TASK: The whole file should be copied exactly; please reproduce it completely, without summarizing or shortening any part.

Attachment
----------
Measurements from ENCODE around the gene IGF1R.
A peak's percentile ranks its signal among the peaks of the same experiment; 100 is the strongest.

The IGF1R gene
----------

Measurements from ENCODE around the gene IGF1R.
A peak's percentile ranks its signal among the peaks of the same experiment; 100 is the strongest.

The IGF1R gene